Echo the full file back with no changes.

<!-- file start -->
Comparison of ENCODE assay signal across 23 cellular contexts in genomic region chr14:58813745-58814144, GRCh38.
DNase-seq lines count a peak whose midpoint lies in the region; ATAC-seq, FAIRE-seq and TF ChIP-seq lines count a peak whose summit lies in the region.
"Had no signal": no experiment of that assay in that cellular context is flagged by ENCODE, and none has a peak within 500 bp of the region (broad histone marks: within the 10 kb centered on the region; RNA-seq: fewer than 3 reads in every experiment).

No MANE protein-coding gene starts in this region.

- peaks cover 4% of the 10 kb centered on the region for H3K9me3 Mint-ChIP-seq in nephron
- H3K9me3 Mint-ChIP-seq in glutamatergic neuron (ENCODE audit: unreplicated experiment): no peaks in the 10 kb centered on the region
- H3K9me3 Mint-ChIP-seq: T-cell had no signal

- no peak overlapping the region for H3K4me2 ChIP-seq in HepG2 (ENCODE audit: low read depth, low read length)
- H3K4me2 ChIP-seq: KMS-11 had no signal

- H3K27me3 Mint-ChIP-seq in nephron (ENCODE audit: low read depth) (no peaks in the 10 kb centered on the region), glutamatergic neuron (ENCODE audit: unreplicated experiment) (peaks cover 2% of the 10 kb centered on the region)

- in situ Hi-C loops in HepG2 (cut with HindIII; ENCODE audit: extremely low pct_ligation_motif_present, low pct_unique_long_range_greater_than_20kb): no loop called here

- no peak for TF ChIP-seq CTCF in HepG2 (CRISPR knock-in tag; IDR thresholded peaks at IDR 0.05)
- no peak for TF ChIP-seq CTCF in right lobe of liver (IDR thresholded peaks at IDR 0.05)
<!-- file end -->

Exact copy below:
Comparison of ENCODE assay signal across 23 cellular contexts in genomic region chr14:58813745-58814144, GRCh38.
DNase-seq lines count a peak whose midpoint lies in the region; ATAC-seq, FAIRE-seq and TF ChIP-seq lines count a peak whose summit lies in the region.
"Had no signal": no experiment of that assay in that cellular context is flagged by ENCODE, and none has a peak within 500 bp of the region (broad histone marks: within the 10 kb centered on the region; RNA-seq: fewer than 3 reads in every experiment).

No MANE protein-coding gene starts in this region.

- peaks cover 4% of the 10 kb centered on the region for H3K9me3 Mint-ChIP-seq in nephron
- H3K9me3 Mint-ChIP-seq in glutamatergic neuron (ENCODE audit: unreplicated experiment): no peaks in the 10 kb centered on the region
- H3K9me3 Mint-ChIP-seq: T-cell had no signal

- no peak overlapping the region for H3K4me2 ChIP-seq in HepG2 (ENCODE audit: low read depth, low read length)
- H3K4me2 ChIP-seq: KMS-11 had no signal

- H3K27me3 Mint-ChIP-seq in nephron (ENCODE audit: low read depth) (no peaks in the 10 kb centered on the region), glutamatergic neuron (ENCODE audit: unreplicated experiment) (peaks cover 2% of the 10 kb centered on the region)

- in situ Hi-C loops in HepG2 (cut with HindIII; ENCODE audit: extremely low pct_ligation_motif_present, low pct_unique_long_range_greater_than_20kb): no loop called here

- no peak for TF ChIP-seq CTCF in HepG2 (CRISPR knock-in tag; IDR thresholded peaks at IDR 0.05)
- no peak for TF ChIP-seq CTCF in right lobe of liver (IDR thresholded peaks at IDR 0.05)